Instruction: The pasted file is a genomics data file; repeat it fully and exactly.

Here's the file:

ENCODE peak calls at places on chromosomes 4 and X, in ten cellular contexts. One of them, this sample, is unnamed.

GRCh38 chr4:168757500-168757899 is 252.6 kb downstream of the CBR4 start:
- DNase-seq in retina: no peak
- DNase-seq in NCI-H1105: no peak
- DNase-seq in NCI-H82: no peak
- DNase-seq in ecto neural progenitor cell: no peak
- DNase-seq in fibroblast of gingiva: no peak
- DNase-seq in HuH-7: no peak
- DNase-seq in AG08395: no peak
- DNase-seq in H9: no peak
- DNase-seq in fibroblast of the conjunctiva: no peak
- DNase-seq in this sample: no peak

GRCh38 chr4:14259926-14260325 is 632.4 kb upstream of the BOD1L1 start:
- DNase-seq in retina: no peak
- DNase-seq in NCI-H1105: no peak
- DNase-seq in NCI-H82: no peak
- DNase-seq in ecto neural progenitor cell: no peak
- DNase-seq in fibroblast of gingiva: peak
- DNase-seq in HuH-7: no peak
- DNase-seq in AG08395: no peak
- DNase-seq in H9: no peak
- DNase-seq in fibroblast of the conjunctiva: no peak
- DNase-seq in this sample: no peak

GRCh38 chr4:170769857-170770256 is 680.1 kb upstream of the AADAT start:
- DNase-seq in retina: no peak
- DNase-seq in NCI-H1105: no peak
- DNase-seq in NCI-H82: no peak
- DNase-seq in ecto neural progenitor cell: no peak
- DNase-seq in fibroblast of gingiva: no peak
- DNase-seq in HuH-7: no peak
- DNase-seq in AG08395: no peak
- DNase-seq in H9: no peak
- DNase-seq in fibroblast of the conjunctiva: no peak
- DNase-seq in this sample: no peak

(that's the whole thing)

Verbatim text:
ENCODE peak calls at places on chromosomes 4 and X, in ten cellular contexts. One of them, this sample, is unnamed.

GRCh38 chr4:168757500-168757899 is 252.6 kb downstream of the CBR4 start:
- DNase-seq in retina: no peak
- DNase-seq in NCI-H1105: no peak
- DNase-seq in NCI-H82: no peak
- DNase-seq in ecto neural progenitor cell: no peak
- DNase-seq in fibroblast of gingiva: no peak
- DNase-seq in HuH-7: no peak
- DNase-seq in AG08395: no peak
- DNase-seq in H9: no peak
- DNase-seq in fibroblast of the conjunctiva: no peak
- DNase-seq in this sample: no peak

GRCh38 chr4:14259926-14260325 is 632.4 kb upstream of the BOD1L1 start:
- DNase-seq in retina: no peak
- DNase-seq in NCI-H1105: no peak
- DNase-seq in NCI-H82: no peak
- DNase-seq in ecto neural progenitor cell: no peak
- DNase-seq in fibroblast of gingiva: peak
- DNase-seq in HuH-7: no peak
- DNase-seq in AG08395: no peak
- DNase-seq in H9: no peak
- DNase-seq in fibroblast of the conjunctiva: no peak
- DNase-seq in this sample: no peak

GRCh38 chr4:170769857-170770256 is 680.1 kb upstream of the AADAT start:
- DNase-seq in retina: no peak
- DNase-seq in NCI-H1105: no peak
- DNase-seq in NCI-H82: no peak
- DNase-seq in ecto neural progenitor cell: no peak
- DNase-seq in fibroblast of gingiva: no peak
- DNase-seq in HuH-7: no peak
- DNase-seq in AG08395: no peak
- DNase-seq in H9: no peak
- DNase-seq in fibroblast of the conjunctiva: no peak
- DNase-seq in this sample: no peak